GLOBAL MARKETS – Chinese tech stocks drag Asian stocks lower in messy trading

Band Alun John

HONG KONG, March 25 (Reuters)Asian stocks slipped on Friday, dragged down by a decline in Chinese tech stocks, while elsewhere trading was choppy amid hawkish U.S. monetary policy, shifts in Chinese economic policy and continued market turmoil. raw materials in the midst of the war in Ukraine.

MSCI’s broadest index of Asia-Pacific stocks outside of Japan .MIAPJ0000PUS fell 0.47%, but after earlier gains still rose 0.5% on the week, while Japan’s Nikkei .N225 was little changed, having closed the previous day at a nine-week high.

European futures indicated a mixed open, with Euro STOXX futures STXEc1 latest rise of 0.24% and FTSE futures FFIc1 decrease of 0.1%. Future of the S&P 500 ESC1 increased by 0.1%.

In Asia, the biggest falls were in Hong Kong, where tech stocks .HSTECH fell 2.5% as dual-listed names in the US and Hong Kong were hit by renewed fears that a dispute over audit records will force them to delist in the US .

Alibaba Heavyweight Index 9988.HKfor example, lost 5.9%.

Australian stocks .AXJO slightly higher with miners in the foreground, but Chinese blue chips .CSI300 fell 1.23% as the benefits of last week’s political intervention began to fade.

“As for Asia, we have seen asset prices stabilize a bit this week following last week’s statement from the Chinese Vice Premier. This may not be sustainable unless we see some easing. and that we have better visibility on the regulatory front,” said Carlos Casanova, senior Asia economist at UBP.

“Although what we’re starting to see is a bit more caution from global investors when it comes to the US economy, and what that means for Asia,” he added. .

Last week, Chinese Vice Premier Liu He said Beijing would roll out support for the Chinese economy, boosting Chinese and Hong Kong stocks at first.

Investors were also watching Japan, where the central bank refrained from intervening in the market to buy Japanese government bonds (JGBs) on Friday morning, even as its yield target came under pressure.

The yield of JGBs at 10 years JP10YTN=JBTC rose to 0.24% on Friday morning, surpassing the level at which the Bank of Japan had offered to buy unlimited JGBs at 0.25% on Feb. 10, as part of a policy to keep interest rates on hold. interest at their current ultra-low levels.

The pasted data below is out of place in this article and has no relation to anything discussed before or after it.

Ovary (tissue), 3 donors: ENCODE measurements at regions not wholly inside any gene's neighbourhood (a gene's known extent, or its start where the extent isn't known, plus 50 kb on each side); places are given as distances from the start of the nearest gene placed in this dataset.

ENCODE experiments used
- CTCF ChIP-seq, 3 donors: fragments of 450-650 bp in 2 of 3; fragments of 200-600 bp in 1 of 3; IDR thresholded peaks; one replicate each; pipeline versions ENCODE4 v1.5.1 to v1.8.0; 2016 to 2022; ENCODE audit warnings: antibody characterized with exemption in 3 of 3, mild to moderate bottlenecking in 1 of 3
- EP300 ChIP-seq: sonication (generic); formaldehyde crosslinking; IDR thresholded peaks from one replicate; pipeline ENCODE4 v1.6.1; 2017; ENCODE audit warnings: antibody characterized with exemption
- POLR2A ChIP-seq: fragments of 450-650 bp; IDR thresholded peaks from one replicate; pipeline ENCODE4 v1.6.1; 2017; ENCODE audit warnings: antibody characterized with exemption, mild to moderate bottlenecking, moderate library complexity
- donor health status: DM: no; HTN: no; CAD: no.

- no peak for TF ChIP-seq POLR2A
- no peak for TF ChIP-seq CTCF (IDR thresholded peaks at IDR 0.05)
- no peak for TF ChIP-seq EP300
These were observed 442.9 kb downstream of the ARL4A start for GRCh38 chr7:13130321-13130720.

Japanese bond yields are being driven higher by US Treasury yields, which rose alongside expectations of a more aggressive pace of rate hikes by the US Federal Reserve.

US 10-year banknotes last yielded 2.3667% just off Tuesday’s 22-month high of 2.417%.

Chicago Fed Chairman Charles Evans was the latest U.S. policymaker to sound more hawkish, saying on Thursday the Fed needed to raise interest rates “in a timely manner” this year and in 2023 to rein in high inflation. before it was integrated into American psychology and became even more difficult to get rid of.

The divergence between US and Japanese monetary policies weighed on the yen, although the lack of intervention by the BOJ led to a loss of 0.7% of the dollar against the Japanese currency JPY= at 121.5 yen per dollar.

The dollar’s movements against other currencies were less dramatic, however, the US currency index against six peers = USDslightly softer at just a bit at 98.488.

Overnight, the three major U.S. stock indexes each rose more than 1% as investors bought battered shares of chipmakers and big growth names and buoyed by a slump in oil prices. .NOT

Oil continued to slide a little on Friday as the United States and its allies considered releasing more oil from storage to cool markets. Crude Brent LCOc1 down 0.21% to $118.78 a barrel and U.S. crude down 0.3% to $112 a barrel, but prices were still very high by historical standards. WHERE

Spot gold remained high at $1,957 an ounce, flat on the day. GL

World exchange rates since the beginning of the yearhttp://tmsnrt.rs/2egbfVh

Overall asset performancehttp://tmsnrt.rs/2yaDPgn

Asian scholarshipshttps://tmsnrt.rs/2zpUAr4

(Edited by Shri Navaratnam)

((alun.john@thomsonreuters.com;))

The views and opinions expressed herein are the views and opinions of the author and do not necessarily reflect those of Nasdaq, Inc.

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